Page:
DOJ seizes social media ‘bot farm’ operated by Russian government

FILE-The Department of Justice seal on a podium in Washington, D.C. in 2021. (Photo by Samuel Corum/Bloomberg via Getty Images)

The Department of Justice nabbed a social media "bot farm" run by the Russian government used to spread misinformation in the U.S. and other countries. 

Agency officials said in a release Tuesday that 968 fake social media accounts were seized in the operation. 

The social media bot farm used elements of artifical intelligence to manufacture fake social media profiles claiming to belong to people in the U.S., which the operators of the bots used to promote messages supporting Russian government plans. 

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Officials said the plot was organized in 2022 by a senior editor at RT, a Russian-state-funded media organization that has registered with the Justice Department as a foreign agent.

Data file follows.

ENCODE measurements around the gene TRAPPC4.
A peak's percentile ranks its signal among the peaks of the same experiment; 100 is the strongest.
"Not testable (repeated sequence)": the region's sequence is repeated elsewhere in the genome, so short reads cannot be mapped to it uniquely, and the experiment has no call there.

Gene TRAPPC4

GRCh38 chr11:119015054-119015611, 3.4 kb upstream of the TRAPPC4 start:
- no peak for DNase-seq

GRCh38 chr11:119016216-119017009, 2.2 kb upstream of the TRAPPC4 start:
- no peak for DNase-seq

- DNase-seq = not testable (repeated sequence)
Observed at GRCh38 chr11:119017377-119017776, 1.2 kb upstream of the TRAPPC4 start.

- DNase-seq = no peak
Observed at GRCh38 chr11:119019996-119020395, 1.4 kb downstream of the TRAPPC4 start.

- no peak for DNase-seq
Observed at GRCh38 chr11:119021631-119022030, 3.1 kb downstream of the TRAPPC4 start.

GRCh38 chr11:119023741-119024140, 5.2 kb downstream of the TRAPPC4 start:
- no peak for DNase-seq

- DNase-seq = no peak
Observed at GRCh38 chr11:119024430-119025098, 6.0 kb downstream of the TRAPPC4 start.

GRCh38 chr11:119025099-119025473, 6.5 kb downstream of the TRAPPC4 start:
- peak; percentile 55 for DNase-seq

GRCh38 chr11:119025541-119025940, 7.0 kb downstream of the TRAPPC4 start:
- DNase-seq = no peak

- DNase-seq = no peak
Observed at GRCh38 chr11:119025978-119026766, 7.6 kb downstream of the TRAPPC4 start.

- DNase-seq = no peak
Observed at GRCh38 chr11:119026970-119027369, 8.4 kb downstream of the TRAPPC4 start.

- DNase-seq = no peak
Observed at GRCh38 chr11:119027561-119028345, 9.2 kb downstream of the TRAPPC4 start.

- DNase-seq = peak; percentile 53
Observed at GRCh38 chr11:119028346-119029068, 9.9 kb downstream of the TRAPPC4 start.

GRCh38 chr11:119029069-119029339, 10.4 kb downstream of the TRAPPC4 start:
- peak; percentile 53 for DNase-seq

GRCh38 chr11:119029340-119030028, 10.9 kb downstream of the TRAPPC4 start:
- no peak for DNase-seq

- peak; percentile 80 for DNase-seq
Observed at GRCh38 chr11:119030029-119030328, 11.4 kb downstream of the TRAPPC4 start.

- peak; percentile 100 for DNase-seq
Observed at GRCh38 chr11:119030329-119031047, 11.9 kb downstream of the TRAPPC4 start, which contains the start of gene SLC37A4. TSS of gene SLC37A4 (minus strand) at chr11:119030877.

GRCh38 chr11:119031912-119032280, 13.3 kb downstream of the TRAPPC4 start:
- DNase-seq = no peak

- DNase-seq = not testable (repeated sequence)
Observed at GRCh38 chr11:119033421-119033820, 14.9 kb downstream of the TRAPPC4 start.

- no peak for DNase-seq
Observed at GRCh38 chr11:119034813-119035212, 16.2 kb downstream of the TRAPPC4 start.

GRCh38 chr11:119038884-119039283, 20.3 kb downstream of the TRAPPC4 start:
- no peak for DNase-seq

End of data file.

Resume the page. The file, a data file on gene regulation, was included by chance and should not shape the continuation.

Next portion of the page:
RT leadership wanted to create other options for disseminating information beyond its television news broadcasts.

The media outlet gained the support and financial approval of the Kremlin, with an officer of Russia's Federal Security Service leading a private intelligence organization that promoted disinformation through social media, the DOJ noted. 

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Citing court documents, the Justice Department noted that a bot farm is an enhanced software package that allows for the creation of false personas on social media platforms. 

The DOJ posted several examples of the fake messages produced by the bot farms between October and November of 2023. 

One of the fake messages created by the individuals behind the bot farms featured Russian government messages posted on X, formerly Twitter, in 2023 including a video of Russian President Vladimir Putin justifying the country’s actions in Ukraine. 

To register the fictitious social media accounts, the DOJ noted that social media bot farms rely on private email servers, which relied on the two domain names seized by the FBI.  According to the DOJ, a person who controls an internet domain can create email accounts using the domain. 

This story was reported from Washington, D.C.